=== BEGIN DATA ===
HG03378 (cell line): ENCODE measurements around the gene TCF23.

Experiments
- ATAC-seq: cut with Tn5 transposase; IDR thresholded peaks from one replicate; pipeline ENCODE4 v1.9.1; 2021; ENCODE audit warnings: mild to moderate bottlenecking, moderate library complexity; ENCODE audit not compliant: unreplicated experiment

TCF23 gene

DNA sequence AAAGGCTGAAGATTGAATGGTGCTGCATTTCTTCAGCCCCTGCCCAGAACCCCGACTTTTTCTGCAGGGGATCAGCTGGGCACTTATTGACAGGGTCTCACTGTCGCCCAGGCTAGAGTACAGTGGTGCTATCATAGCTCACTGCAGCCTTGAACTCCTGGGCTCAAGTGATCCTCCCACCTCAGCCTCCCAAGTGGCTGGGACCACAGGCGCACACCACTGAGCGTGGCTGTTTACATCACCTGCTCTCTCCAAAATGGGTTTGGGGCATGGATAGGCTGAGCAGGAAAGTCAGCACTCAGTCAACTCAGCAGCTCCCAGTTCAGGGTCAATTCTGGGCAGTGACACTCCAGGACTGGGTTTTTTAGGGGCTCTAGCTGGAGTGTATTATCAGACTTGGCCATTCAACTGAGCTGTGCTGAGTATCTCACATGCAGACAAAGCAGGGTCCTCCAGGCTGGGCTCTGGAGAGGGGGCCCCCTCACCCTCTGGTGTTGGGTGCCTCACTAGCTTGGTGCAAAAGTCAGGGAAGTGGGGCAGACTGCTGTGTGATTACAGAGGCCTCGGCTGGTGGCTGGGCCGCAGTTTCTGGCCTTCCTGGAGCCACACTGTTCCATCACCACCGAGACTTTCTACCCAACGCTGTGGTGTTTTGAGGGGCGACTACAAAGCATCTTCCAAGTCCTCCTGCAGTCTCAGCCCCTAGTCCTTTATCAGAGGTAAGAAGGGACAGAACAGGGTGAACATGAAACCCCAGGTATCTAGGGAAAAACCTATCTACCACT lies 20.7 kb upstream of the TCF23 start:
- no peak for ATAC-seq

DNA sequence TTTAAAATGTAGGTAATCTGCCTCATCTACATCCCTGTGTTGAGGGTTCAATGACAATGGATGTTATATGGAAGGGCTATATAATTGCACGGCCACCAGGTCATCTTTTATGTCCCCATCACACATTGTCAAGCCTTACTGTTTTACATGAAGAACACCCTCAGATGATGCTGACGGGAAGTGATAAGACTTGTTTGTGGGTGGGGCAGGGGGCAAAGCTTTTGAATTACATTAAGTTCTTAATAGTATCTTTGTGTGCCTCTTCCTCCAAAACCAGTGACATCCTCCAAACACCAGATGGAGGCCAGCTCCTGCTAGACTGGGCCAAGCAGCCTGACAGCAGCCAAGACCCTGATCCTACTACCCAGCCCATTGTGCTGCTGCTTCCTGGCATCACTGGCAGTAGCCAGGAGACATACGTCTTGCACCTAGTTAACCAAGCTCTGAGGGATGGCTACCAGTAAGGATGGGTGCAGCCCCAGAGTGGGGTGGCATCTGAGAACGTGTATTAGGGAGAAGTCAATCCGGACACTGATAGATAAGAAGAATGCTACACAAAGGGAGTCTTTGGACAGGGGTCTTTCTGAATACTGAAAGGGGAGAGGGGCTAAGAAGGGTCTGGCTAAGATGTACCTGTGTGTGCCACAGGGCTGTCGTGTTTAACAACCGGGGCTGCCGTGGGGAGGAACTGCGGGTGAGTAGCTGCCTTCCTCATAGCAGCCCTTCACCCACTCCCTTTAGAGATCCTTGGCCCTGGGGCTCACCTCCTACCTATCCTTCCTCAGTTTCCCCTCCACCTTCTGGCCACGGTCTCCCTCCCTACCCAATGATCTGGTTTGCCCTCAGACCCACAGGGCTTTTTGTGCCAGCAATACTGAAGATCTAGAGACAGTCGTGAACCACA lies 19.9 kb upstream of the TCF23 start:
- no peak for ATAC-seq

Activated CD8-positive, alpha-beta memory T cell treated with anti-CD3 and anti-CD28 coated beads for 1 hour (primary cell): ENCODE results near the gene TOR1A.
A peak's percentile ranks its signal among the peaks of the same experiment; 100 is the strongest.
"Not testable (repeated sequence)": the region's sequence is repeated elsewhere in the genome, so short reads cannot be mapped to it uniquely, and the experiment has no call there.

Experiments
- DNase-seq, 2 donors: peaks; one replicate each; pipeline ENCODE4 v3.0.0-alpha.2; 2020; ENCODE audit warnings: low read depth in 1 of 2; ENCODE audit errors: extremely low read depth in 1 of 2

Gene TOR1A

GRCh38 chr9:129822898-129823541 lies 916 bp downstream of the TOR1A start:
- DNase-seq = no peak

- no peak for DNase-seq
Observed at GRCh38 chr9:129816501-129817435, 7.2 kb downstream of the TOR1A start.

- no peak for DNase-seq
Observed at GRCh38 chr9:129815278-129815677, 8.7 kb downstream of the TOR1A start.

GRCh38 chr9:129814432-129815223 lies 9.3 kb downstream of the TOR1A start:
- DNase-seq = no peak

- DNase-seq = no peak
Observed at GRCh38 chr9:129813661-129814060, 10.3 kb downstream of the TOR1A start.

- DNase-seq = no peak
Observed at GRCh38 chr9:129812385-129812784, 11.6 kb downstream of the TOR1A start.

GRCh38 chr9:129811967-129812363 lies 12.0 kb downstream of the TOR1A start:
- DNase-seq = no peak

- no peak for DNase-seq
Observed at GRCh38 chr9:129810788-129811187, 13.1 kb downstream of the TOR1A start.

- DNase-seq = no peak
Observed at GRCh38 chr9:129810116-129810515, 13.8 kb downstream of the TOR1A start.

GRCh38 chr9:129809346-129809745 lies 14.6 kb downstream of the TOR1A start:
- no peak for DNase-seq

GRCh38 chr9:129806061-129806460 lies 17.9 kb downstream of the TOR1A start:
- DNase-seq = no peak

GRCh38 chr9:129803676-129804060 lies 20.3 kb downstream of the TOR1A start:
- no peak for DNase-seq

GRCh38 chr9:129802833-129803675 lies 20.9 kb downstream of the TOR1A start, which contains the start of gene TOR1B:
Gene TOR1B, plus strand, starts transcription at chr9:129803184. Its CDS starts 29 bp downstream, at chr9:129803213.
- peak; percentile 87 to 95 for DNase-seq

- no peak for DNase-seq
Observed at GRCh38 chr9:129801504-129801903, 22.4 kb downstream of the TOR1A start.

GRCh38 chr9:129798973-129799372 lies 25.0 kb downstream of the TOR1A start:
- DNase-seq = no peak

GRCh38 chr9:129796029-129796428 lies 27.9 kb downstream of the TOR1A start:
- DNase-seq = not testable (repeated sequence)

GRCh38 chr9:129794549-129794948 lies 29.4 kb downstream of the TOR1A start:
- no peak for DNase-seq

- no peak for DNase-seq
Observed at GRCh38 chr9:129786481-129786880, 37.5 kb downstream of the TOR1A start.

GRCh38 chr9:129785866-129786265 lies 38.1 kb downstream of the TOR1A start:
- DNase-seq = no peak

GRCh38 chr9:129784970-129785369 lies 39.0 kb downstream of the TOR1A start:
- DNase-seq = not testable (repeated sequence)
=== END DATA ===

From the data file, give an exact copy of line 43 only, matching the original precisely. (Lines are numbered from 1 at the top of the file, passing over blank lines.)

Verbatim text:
Observed at GRCh38 chr9:129801504-129801903, 22.4 kb downstream of the TOR1A start.